Local Control Differences for SBRT Lung Patients Planned with Pencil Beam Vs. Collapsed Cone Convolution Algorithms
K Latifi*, J Oliver, T Dilling, C Stevens, M DeMarco, G Zhang, E Moros, V Feygelman, H. Lee Moffitt Cancer Center, Tampa, FLTH-A-137-7 Thursday 8:00AM - 9:55AM Room: 137
Purpose: There are significant differences between pencil beam and convolution algorithms when used in the thorax. However, these differences have not been previously directly correlated with lung SBRT outcomes.
Methods: Data from 237 patients treated with SBRT for NSCLC or metastatic disease from other sites were retrospectively analyzed. Of those, 138 were planned using Brainlab treatment planning software (TPS) with the pencil beam (PB) algorithm and treated on Novalis with fiducial marker-based, dual planar radiograph image guidance. Ninety-nine were planned using Pinnacle TPS with collapsed cone convolution (CCC) algorithm (considered a more accurate model) and treated on Varian linacs with CBCT image guidance. Target delineation/expansion guidelines, nominal prescription values, and dose restrictions were identical between the two groups. Median follow-up was 28 and 17 months for the PB and CCC groups, respectively. Kaplan-Meier survival curves were used to determine the statistical differences in local/marginal control between the two groups. Forty-nine plans done in Brainlab (24 with and 25 without local recurrence) were reproduced in Pinnacle with the same MUs. D99 (PTV, GITV), V90 (PTV, GITV), D95 (PTV) and the isocenter dose (D_ISO) were compared.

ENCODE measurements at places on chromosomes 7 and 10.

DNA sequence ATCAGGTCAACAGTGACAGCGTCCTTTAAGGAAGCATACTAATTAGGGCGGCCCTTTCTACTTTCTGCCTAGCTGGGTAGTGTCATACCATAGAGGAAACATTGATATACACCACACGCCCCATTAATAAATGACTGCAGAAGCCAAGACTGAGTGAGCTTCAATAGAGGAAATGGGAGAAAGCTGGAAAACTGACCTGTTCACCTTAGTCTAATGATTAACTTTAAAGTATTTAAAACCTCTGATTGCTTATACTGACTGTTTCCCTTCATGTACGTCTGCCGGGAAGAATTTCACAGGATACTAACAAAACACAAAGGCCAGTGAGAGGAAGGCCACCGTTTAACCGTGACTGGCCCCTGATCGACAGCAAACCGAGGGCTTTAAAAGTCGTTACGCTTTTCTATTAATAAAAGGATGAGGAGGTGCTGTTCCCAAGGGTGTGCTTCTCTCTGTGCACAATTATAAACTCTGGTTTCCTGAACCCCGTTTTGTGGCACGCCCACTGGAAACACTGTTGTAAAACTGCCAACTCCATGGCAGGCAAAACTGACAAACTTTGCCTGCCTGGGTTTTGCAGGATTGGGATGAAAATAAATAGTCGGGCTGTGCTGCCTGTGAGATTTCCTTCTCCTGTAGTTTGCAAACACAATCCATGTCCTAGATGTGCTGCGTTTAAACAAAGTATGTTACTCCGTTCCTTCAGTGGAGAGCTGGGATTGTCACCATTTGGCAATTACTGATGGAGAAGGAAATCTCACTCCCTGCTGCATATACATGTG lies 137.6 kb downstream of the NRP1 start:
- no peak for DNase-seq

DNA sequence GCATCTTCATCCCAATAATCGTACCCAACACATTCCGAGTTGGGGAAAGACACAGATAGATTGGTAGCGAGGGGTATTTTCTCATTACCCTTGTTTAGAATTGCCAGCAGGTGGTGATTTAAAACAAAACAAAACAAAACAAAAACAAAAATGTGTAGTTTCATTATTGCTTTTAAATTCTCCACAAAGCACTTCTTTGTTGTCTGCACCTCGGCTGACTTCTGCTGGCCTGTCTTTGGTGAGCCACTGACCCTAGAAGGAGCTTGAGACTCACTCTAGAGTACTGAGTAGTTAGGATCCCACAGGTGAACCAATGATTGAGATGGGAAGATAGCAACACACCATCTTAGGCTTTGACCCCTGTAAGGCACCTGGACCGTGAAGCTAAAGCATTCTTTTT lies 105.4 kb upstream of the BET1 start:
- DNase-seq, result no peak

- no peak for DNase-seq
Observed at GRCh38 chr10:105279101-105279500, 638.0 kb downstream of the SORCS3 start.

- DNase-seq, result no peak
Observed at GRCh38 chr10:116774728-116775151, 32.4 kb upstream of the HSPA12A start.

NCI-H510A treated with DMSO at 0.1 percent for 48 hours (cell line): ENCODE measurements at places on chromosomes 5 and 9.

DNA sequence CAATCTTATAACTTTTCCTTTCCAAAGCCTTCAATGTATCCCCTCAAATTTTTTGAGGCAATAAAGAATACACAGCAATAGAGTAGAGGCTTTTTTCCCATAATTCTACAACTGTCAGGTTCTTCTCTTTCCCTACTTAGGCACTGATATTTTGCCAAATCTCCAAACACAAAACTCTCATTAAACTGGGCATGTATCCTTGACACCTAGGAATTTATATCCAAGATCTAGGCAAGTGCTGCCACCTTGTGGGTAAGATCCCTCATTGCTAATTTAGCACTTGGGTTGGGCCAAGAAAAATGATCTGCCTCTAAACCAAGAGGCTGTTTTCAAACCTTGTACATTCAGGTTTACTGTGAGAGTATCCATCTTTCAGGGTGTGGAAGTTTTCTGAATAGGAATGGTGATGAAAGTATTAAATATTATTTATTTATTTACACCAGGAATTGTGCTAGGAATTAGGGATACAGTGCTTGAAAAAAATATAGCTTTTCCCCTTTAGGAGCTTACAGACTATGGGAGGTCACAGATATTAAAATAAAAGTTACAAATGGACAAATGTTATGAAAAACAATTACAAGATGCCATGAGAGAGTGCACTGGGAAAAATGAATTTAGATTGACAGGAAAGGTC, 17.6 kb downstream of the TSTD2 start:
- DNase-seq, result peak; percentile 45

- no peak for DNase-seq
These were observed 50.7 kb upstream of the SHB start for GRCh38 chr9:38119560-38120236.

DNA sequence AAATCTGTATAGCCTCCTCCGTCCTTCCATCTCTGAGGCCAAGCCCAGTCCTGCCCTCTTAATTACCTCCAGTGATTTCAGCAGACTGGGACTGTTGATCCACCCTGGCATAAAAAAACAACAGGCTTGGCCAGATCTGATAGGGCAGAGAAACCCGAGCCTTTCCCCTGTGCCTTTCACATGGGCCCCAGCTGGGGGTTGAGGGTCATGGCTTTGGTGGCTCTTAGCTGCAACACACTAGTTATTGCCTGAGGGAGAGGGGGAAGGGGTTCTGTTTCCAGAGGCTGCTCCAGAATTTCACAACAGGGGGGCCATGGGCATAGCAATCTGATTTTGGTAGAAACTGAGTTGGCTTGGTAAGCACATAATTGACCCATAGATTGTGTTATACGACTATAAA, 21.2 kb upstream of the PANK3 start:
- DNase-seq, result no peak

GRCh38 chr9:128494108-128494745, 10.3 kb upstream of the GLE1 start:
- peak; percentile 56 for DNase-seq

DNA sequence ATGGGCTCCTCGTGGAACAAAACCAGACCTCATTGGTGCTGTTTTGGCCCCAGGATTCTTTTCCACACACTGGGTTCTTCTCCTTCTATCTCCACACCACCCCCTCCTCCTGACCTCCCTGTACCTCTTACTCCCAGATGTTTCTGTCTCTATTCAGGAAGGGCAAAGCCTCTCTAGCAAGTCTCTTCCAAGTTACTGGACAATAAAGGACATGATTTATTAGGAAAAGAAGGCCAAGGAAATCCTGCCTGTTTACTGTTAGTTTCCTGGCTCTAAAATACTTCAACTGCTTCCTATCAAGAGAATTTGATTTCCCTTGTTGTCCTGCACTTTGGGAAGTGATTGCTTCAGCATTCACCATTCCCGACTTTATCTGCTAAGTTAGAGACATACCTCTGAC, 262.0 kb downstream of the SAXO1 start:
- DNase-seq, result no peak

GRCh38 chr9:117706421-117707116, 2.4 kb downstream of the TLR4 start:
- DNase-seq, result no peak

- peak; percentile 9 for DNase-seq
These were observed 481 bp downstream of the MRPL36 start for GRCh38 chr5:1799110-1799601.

Results: Twenty-seven patients (19.6%) planned with the PB and 5 patients (5.1%) planned with the CCC algorithms developed local recurrence. Mantel-Cox and Wilcoxon tests show significant differences between the two groups (P< 0.02). Differences between the two algorithms for target coverage were: D99_GITV=13.9%, D99_PTV=20.8%, V90_GITV=13.7%, V90_PTV=37.5%, D95_PTV=18.9% and D_ISO=6%.
Conclusion: The outcome differences between the patients planned with the PB vs CCC algorithms were statistically significant. Even after controlling for potential variables between the two groups, there appears to be a loss of local control when the delivered dose is about 20% lower than the prescription. Conversely, potential benefit with dose escalation cannot be excluded.